Shanghai is broke into nine main districts, and 12 total, with the larger districts representing the city's outskirts. Here's what each is famous for and what to do and see in each unique area.
Huangpu District is home to Nanjing Road, and the area along the Bund. This is where most tourists start and end their tours of Shanghai. You'll find you, also, spend a lot of time in Huangpu.
Luwan District is home to some fancy stuff, including Xintiandi, a luxury shopping area. You'll also find some snazzy hotels and restaurants in Luwan, and a lot of bars. This is where the expats dwell.
Xuhai is home to the city's famous catholic cathedral, but more commonly tourists are visiting for the extensive shopping centers, markets and restaurants. This is shopper's paradise.
Changning District isn't popular with the tourists. Perhaps because it's a residential area with regular, low-income housing. You'll find locals milling around, small shops and lots of row houses.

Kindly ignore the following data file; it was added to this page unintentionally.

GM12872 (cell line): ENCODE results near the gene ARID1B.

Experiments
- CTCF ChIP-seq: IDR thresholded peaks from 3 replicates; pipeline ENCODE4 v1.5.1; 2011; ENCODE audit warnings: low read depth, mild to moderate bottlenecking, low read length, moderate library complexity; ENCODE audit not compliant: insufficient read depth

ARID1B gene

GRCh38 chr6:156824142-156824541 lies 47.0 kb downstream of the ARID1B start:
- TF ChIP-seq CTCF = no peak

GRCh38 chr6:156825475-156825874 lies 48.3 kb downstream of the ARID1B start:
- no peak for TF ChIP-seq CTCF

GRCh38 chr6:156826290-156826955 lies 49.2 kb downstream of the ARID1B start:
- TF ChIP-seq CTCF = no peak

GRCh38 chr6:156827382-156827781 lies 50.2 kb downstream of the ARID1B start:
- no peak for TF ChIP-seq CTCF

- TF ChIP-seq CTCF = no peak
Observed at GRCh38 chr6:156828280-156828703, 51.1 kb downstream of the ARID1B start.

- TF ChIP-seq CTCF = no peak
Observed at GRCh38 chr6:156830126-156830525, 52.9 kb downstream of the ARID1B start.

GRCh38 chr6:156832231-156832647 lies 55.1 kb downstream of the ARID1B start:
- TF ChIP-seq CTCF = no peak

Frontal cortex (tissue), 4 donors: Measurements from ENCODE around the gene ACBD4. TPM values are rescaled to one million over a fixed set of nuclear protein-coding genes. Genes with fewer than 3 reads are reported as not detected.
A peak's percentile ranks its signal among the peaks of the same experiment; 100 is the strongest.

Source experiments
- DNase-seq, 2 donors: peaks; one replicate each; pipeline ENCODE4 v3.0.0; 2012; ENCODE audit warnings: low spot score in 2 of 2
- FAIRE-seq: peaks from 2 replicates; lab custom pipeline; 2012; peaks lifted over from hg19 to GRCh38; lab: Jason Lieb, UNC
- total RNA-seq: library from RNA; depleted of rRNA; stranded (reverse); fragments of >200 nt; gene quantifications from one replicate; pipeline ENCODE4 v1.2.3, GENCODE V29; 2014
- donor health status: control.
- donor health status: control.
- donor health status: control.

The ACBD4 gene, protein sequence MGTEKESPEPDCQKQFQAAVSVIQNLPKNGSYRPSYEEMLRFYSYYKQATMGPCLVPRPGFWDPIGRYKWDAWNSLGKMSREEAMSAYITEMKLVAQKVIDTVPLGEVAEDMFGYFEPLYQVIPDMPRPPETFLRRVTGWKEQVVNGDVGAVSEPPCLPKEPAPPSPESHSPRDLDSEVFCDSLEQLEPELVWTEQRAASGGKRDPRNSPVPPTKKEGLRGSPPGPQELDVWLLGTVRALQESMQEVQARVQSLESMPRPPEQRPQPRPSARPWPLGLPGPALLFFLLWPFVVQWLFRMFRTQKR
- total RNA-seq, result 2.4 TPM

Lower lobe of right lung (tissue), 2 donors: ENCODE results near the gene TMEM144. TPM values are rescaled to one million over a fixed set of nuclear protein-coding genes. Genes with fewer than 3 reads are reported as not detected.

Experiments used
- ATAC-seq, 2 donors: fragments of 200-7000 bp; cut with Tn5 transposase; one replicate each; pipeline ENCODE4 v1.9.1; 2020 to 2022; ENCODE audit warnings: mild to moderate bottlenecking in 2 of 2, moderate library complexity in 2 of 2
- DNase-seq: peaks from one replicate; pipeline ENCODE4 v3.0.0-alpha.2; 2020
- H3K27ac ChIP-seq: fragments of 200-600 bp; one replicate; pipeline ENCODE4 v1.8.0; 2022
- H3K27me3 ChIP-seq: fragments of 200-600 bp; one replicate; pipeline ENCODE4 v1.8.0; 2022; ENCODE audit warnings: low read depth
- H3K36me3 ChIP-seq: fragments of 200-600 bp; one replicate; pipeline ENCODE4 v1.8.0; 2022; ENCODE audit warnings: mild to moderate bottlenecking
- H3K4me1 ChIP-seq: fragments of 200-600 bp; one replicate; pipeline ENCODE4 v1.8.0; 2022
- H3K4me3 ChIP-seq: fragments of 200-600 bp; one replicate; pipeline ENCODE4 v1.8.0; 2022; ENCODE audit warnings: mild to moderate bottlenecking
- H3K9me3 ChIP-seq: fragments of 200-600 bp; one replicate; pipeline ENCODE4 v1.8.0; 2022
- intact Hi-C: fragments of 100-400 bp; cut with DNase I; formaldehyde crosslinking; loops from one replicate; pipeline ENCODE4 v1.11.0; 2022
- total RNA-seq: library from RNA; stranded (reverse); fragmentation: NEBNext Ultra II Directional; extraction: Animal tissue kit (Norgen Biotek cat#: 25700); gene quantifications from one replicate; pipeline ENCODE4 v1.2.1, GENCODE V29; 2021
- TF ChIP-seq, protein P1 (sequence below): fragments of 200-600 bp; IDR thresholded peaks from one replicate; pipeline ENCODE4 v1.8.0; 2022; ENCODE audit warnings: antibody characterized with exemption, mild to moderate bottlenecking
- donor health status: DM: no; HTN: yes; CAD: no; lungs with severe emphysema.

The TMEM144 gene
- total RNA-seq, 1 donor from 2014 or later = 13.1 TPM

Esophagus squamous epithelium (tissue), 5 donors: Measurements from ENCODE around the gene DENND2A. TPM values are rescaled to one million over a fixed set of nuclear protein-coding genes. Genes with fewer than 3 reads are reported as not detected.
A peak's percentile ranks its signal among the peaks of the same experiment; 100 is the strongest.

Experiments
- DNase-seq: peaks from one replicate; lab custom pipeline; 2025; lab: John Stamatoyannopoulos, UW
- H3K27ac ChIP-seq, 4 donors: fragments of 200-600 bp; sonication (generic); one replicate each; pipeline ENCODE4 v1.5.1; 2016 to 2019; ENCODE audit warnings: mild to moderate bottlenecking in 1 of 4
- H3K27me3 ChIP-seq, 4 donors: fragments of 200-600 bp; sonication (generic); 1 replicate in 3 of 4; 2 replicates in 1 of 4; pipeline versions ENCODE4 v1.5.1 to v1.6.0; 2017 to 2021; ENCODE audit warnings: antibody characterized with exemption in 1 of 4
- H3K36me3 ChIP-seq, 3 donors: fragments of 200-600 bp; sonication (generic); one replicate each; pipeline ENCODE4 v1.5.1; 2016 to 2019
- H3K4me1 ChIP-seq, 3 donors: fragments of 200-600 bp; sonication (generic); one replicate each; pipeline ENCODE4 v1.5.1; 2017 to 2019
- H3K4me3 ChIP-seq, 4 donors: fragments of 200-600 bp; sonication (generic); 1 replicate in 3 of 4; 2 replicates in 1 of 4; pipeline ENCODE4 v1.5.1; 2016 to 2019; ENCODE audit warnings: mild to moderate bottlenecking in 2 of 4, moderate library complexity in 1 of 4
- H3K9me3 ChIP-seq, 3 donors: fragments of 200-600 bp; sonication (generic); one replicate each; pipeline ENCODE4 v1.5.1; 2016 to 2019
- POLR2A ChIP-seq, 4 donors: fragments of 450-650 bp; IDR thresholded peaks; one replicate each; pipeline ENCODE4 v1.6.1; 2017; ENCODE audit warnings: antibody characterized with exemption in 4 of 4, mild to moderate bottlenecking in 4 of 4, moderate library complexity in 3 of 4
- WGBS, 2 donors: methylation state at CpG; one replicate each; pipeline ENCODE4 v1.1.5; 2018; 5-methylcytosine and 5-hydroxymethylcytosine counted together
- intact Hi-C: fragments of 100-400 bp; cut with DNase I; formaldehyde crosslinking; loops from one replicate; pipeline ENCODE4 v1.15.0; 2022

Jing'an District is popular with the expats and is home to many expat-range housing units, which is why the city's Western restaurants are in the area. You'll also find Jing' an Temple at the heart of the district.
Putuo District is on the Western fringes of the main part of town, and houses mostly locals, residential homes and a few shops and restaurants but not much in the way for tourists.
Zhabei District is the up-and-coming chic residential area for wealthy locals and expats. There will be a spring in Western restaurants soon.
HongKou District houses a large number of the city's residents, and thus it is a great place to tour around to see the local housing situation, the local shops and cheaper, local restaurants.
Yangpu District is a cool place to walk around to see modern Shanghai in all it's natural glory, without the glitz and glamor of tourist areas.
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